Most remodelers seek to grow their businesses. Motivations for doing so vary. The main reason is to increase earned profit. Unfortunately, many grow but only end up with what I refer to as “psychic equity,” a currency you cannot deposit in the bank.
It’s easy to identify psychic-equity type of owners. When you ask them about how their businesses are doing, they refer to total revenue generated rather than their profits. Those who grow without profit typically don’t know how to properly price their work.
They also don’t know how to measure profit during the conduct of business. These shortcomings almost always lead to bigger problems as volume increases.
Put bluntly, risking business growth without well-deserved profits is a stupid thing to do. There’s hope, however. Most owners aren’t stupid, but they do stupid things due to ignorance and lack of experience.
To help you avoid growing without profits, I want to introduce the Peter Principle. The success of any business is predicated on the quality of its employees and their fit with the positions they hold. Now, ask yourself honestly: Are you the right employee to fill the position you put yourself in?
Advancing to a Point of Incompetence
According to Wikipedia, the Peter Principle is a phenomenon in which successful employees get promoted to a point where they reach a level of incompetence. Whether we are referring to your employees or you as the business manager, you need to be aware of the risks you may be taking by advancing them or yourself into positions for which you are not trained nor prepared to take on.
Here’s how this happens in real life. Your lead carpenter leaves, and you advance the most experienced person on your team into to the position and title of lead carpenter. Advancing employees this way—without the training and experience they need—puts your business (and that employee) at risk.
The business is at risk because the employee’s performance is likely to fall way short of the true job description of a real lead carpenter. At the same time, the business is likely overpaying the employee for a job the owner is falsely assuming he or she is capable of handling.
This blind assignment without checks in the system is an abdication of responsibility. It puts the employee at risk of their job and their job satisfaction when eventually both the business and the employee experience poor or even embarrassing results.
One example was shared with me by a remodeler whose newly promoted lead carpenter was put in charge of overseeing a large addition. That individual subsequently made a bunch of mistakes that necessitated replacing a new concrete foundation because it was 3 inches out of square. The employee and the business suffered. Due to this embarrassment the employee (who was very successful in his previous position as carpenter) left the business.
Are You the Right Manager?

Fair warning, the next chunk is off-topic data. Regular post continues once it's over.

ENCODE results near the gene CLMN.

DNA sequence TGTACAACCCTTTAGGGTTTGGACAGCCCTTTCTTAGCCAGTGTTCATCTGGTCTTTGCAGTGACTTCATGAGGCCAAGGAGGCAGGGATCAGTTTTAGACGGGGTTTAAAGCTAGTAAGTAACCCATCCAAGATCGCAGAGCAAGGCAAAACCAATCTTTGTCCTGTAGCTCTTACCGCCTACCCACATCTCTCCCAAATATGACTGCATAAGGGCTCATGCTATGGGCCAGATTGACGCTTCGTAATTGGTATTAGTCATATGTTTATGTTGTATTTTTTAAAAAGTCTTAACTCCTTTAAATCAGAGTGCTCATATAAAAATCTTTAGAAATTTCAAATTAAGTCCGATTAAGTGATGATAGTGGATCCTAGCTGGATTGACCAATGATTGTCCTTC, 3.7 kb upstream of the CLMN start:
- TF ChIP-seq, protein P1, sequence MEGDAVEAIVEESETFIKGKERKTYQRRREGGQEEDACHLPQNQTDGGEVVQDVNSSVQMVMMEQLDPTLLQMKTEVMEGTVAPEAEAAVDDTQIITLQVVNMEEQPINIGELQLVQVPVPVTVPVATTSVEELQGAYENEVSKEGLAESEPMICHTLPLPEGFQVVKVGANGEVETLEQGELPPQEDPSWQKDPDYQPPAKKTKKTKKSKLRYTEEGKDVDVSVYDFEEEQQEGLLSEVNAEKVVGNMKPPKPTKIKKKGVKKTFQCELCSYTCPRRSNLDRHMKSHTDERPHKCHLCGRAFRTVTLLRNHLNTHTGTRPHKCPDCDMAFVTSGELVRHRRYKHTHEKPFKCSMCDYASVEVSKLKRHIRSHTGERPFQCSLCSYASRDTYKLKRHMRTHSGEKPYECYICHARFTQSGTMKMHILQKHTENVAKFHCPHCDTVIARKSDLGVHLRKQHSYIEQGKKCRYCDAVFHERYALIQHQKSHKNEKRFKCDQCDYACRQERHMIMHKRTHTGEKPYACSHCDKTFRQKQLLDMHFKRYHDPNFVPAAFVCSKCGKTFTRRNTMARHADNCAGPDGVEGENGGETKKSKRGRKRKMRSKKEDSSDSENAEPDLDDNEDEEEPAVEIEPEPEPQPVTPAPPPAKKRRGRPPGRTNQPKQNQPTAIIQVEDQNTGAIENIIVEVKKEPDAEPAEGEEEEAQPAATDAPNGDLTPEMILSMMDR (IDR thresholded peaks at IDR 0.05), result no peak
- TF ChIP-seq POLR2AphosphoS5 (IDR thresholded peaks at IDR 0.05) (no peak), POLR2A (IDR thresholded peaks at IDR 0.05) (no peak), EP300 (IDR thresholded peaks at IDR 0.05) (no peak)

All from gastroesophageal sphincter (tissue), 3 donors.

Now that you are aware of the Peter Principle, I ask you consider how it might apply to you in your position as business manager. Are you on the path to growing your business but are not yet educated or experienced to oversee properly and successfully?
If you are planning to grow, as the manager have you already designed and put systems into place to get ready for and manage the growth you desire? Are your employees ready for the new job positions and related responsibilities that you expect of them?
I bet many of you have already grown your business too far and too fast for you and your employees’ abilities. The obvious gauge for measuring your performance should be your profitability. Is it where it needs to be? And can you even measure it day-to-day?
In addition to paying yourself a salary, is your business also earning a minimum 10 percent net profit as a return on investment? Or are you growing your business out of profitability and into extinction due to incompetence?
Biggest Reason Small Businesses Fail
The most common reason small businesses fail is because even if they are profitable, they don’t have the money they need when they need it. They suffer from cash flow problems and can’t pay bills on time. The second most common reason businesses fail is the owner grows the business faster than the systems required to manage that growth.
Again, these challenges don’t happen because the business owner is stupid; the owner suffers from the Peter Principle. The business owner is the one who advances employees, the business and even themselves before they are ready to be advanced. Reason No. 1 for small business failure is caused by reason No. 2, both caused by the owner.
Education Plus Experience
If you want to avoid the effects of the Peter Principle at your business, education and experience are the secrets to success. This article can serve as part of your education. I hope you see the decision is all yours.
You can either heed the warnings of the Peter Principle and avoid growing to a point of incompetence, or you can gain the knowledge and experience required for you and your team members to grow it successfully.
Remember, most remodelers are not stupid; they simply suffer from ignorance. Now that you are aware of the two most common reasons for failure, as well as the Peter Principle, you can no longer claim ignorance regarding the risk of advancing employees into new positions before they are ready.
I also want you to consider being purposeful about how much you grow your business. It’s better to not grow and remain profitable than it is to grow to unprofitable incompetence and to eventually fail or ‘Peter’ out. QR
Shawn McCadden is a speaker, business trainer, columnist and award-winning remodeler with more than 35 years of experience. He can be reached at shawnmccadden.com.